“We think global penetration can increase from 11% currently to in excess of 25% over time, significant runway for continued solid industry growth.”
Density is not a problem
Another of the major counterarguments from retailer and retail landlords against the online threat is that Australia is too geographically dispersed, and therefore logistically, online retailing cannot work.
This argument is insufficient because it does not consider that an online retailer can choose to only serve the high density areas of the Australia. You could argue Australia’s density is perfect for online retailing penetration:
“Over 85% of Australians lived in urban areas and nearly 70% lived in our capital cities, making Australia one of the world’s most urbanised countries”
Source: Australian Bureau of Statistics
What will happen to retail landlords? The UK analogue
To gain a glimpse of what may happen to Australian retail landlords we look to the United Kingdom.
In the UK, we have seen retailer’s top line revenue growth hampered by just over two years of negative consumer confidence, rising consumer credit and rising indebtedness. A poor economic backdrop.
These factors are conspiring with rapid online growth to cause foot traffic at shopping centres to gradually decline over the past three years, with an acceleration over the past 12 months.
To highlight the impact on the capital value of shopping centres we have highlighted UK shopping centre company Hammerson (HMSO). Hammerson trades at a 40% discount to book value. The stock price has fallen 40% over the past six months.
In response to market pressures, Hammerson had management consultants McKinsey undertake a review that made two obvious recommendations:
- Hammerson should increase exposure to high growth retail categories and reduce weighting to outdated and disrupted concepts such as department stores (!)
- Hammerson should steer the tenant base towards formats such as healthcare, co-working, and logistics
McKinsey’s suggested strategy for Hammerson is obvious and appealing but unlikely to be effective. Our analysis suggests there are not enough new “Amazon proof” tenants to offset the vacancy created by outgoing or contracting tenants.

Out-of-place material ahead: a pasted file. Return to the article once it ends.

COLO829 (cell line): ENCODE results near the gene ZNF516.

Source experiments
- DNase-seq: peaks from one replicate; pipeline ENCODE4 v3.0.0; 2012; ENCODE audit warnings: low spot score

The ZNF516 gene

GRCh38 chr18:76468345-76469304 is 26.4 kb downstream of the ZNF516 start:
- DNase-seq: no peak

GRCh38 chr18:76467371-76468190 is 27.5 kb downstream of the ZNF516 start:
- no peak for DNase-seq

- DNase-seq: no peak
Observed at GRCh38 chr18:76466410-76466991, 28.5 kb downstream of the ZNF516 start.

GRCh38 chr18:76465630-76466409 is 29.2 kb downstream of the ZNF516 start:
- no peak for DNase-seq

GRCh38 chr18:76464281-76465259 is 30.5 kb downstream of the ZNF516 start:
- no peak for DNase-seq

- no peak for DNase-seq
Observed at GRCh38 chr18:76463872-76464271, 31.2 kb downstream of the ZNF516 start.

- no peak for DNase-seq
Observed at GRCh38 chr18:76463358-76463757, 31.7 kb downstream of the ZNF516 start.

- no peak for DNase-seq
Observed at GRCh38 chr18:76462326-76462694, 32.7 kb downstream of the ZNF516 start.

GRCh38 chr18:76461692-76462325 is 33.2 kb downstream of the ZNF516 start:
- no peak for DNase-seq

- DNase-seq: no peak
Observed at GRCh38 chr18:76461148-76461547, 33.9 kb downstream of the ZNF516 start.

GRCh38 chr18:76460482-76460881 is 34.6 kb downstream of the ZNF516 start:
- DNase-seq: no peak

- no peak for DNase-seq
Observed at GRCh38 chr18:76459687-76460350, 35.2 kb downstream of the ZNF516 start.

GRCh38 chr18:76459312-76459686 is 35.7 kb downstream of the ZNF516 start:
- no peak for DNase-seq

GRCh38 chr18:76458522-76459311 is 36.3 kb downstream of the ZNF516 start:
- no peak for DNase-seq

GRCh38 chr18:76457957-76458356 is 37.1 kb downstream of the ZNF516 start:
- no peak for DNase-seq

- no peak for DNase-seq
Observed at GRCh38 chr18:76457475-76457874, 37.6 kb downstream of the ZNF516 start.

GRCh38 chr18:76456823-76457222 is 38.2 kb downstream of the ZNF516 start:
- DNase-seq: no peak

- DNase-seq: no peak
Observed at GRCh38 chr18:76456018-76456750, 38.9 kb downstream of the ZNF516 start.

Our assessment is that 50-60% of current shopping centre space is threatened by online commerce. A major component of this space is apparel, the highest rent paying category and representing about 30% of total shopping centre space.
As evidence, a very recent Macquarie report illustrated the results of a major survey of retailers. They took 30 detailed responses which in aggregate represents at least ~2,300 stores:
“Store network rationalisation is set to continue, with 24% indicating an intention to decrease space over the next 12 months , with 21% indicating more than 10% of network space”
We were surprised at the results of this survey. A space contraction of this magnitude will have to have a material negative impact on rents. The other way landlords will try to stem this exodus is by paying ‘incentives’ – basically paying tenants to stay vacated. Either way this will likely reduce the value of retail real estate assets.
Rent reduction is only a short-term solution for the retail shopping centre industry as online retailing continues to evolve and improve, particularly on the logistics front.
At an extremely simplified level, we see the industry playing out over time like this:
- Retail rents will fall, and shopping centre values will fall with them
- Shopping centre owners will find themselves undercapitalised, debt providers will want debt levels reduced. Not all will be able to deal with this and will exit the industry
- Many operators will not have the skills and capabilities, nor the capital to remix and reinvent their shopping centre, and will exit the industry
- The new owners of shopping centres will be operating a markedly different asset. Shopping centres will comprise much greater entertainment and experiential areas. There will also be much greater mixed-use activities, such as hotels, residential and office
We are short retail shopping centres in the Fund. We expect the next 12 months will see rents fall on the back of a slowing economic cycle as well as increasing competition from online retailers. This will reduce the value of shopping centres materially. The process to reengineer shopping centres will be painful and expensive.